Tuesday, June 3, 2014

In Defense of Reactive Security

Warning: This post contains a Sun Tzu quote...

Let's start here:
You're driving down the street, minding your own business and doing the speed limit. Both hands are on the wheel, no cell phone in sight, radio turned down to a moderate level, and you're generally driving like the books tell you to. As you approach the intersection where your light is green you take a quick glance to your left, then to your right. All is right, and you have the clear go-ahead. Now as you come into the intersection a child on a skateboard dives into the street in front of you...
In your mind, right now, you've slammed the breaks and are laying on the horn, right?

Every one of us reacts to our environment, it's how we survive. And yet - when you say "reactive" security today you get looks from people like that's a dirty word. Why is that? Much like other circumstances where perfectly reasonable terms and ideas get hijacked ... I blame marketing.

A responsible enterprise security program plans for as many possible negative scenarios as possible and accounts for them in advance (called being pro-active) and then reacts as conditions in the environment change (called being reactive). One without the other simply makes no sense, and yet all the marketing literature has CISOs thinking that being reactive is somehow bad.

It would appear that in the quest to invent new problems for the many 'solutions' out there, the term reactive has been ascribed some meaning I'm not familiar with. To clarify - both reactive and pro-active security measures are required - in harmony.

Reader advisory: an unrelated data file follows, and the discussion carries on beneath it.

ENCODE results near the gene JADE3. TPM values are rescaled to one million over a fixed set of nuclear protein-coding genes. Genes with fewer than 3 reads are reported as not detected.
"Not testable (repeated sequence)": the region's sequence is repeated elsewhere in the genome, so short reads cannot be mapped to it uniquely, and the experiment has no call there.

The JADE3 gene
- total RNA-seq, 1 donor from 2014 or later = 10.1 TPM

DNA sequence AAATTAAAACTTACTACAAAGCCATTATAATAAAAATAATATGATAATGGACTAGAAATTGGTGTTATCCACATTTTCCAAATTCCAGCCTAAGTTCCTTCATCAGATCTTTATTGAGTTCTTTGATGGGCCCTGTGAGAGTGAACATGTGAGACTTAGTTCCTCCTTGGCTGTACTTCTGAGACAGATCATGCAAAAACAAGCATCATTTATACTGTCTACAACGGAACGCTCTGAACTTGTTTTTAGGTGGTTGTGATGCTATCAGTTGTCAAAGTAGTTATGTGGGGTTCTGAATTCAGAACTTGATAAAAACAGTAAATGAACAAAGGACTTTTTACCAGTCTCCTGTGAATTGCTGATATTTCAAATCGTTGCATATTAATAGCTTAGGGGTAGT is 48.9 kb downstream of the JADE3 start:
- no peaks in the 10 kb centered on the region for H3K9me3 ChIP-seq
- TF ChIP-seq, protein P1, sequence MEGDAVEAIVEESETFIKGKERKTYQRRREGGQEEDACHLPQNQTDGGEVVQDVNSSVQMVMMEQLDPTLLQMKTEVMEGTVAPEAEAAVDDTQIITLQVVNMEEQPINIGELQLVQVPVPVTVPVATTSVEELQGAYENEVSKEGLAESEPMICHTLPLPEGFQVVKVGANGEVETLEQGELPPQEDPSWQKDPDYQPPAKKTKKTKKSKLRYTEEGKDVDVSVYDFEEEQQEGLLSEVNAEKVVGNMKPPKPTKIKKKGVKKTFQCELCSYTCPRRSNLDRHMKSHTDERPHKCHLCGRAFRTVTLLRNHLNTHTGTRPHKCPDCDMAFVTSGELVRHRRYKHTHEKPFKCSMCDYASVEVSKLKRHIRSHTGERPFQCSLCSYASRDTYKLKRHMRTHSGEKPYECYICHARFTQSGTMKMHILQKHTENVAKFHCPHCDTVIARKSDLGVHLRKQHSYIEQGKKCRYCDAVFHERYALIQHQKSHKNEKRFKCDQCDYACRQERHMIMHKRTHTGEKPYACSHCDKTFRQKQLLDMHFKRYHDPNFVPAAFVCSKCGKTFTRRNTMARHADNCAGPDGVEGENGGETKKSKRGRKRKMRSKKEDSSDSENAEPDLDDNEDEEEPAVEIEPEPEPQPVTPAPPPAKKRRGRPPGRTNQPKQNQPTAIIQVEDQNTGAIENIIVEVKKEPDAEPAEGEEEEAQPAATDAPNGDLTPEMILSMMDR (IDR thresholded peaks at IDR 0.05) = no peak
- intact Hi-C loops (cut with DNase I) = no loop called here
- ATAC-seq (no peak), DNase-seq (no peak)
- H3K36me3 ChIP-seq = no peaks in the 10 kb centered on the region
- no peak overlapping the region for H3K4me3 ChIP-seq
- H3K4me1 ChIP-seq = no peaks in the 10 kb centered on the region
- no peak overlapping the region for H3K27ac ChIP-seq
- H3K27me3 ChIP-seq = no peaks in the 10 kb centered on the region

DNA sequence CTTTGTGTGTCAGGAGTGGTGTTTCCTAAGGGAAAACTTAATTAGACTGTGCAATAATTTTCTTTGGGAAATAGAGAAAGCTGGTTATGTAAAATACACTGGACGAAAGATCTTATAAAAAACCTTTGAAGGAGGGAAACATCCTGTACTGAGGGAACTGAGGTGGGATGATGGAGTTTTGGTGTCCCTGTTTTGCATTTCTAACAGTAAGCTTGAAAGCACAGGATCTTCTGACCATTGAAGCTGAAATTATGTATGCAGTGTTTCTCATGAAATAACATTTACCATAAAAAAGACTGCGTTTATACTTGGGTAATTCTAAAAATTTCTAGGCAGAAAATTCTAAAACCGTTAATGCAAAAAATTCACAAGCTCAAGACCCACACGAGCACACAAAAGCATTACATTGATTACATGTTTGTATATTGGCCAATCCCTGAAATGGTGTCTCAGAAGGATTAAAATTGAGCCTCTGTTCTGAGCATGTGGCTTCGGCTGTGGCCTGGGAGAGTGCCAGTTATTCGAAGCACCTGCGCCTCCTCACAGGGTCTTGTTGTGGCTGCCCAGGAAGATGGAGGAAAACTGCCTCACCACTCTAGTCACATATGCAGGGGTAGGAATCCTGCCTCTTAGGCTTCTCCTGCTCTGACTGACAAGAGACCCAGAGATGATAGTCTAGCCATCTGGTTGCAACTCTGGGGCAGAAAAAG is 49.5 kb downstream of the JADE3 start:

There's this interesting quote from Sun Tzu that applies here, mostly-
Strategy without tactics is the slowest route to victory. Tactics without strategy is the noise before defeat.
Pro-active security is better known as strategy. This is all the planning a security leader will do based on a survey of their current resources, capabilities, technology and environment - and if you're lucky maybe based on history as well. Being pro-active is a great idea, in fact, it's absolutely essential. Anyone who's ever tried to paint a room, or lay tile, or heck even sleep-train children will acknowledge that without a proper plan you may be able to get half-way in before you realize you're lost. There is a divergence with Sun Tzu's quote here, in Information Security. Strategy without tactics, in our industry, is certain failure. I don't mean the type of failure where you get hacked or breaches, I mean the type of failure where you get hacked or breached and you find out 9 months later because someone reports it to you... or the media calls your PR officer and asks for a quote on the giant breach you've experienced.

Reactive security is better known as tactics. You need tactics. Your organization, and your strategy is nothing without tactics. The principal reason is that sometimes, just sometimes, those bad guys/gals that we all plan for get creative and adjust their behaviors. Sometimes the markets shift, and business climates, technologies change. Sometimes a vulnerability is found in something you consider core to your security - maybe like SSL, for example - and you have to adjust quickly and decisively. Reactive or tactical security is something you can indeed plan for, but only as much as you can plan for it happening...and you have to give yourself and your security program enough flexibility to be able to adapt and adjust.

From experience, one of the biggest issues to date [that I've come across in my clients and personal experience] in security programs is that they become inflexible, unable to adapt to their changing environments. Once a security strategy is laid out, funding is set, and projects are launched everything is set in stone. Should needs change, adversaries surface we didn't account for, or simply new technologies or methods arise - we're left with a shrug of the shoulders and "Well, the budget for this year is set, we can plan for that for next year" - which is absolutely insane.

So I give CISOs which I advise 3 simple rules to go by:

  1. Develop a strong plan, which has clear goals and has the ability to be flexible when needed
  2. Develop a tactical capability to pivot on-the-fly as needs, environments, and adversaries change
  3. Expect to have to adapt either or both of those

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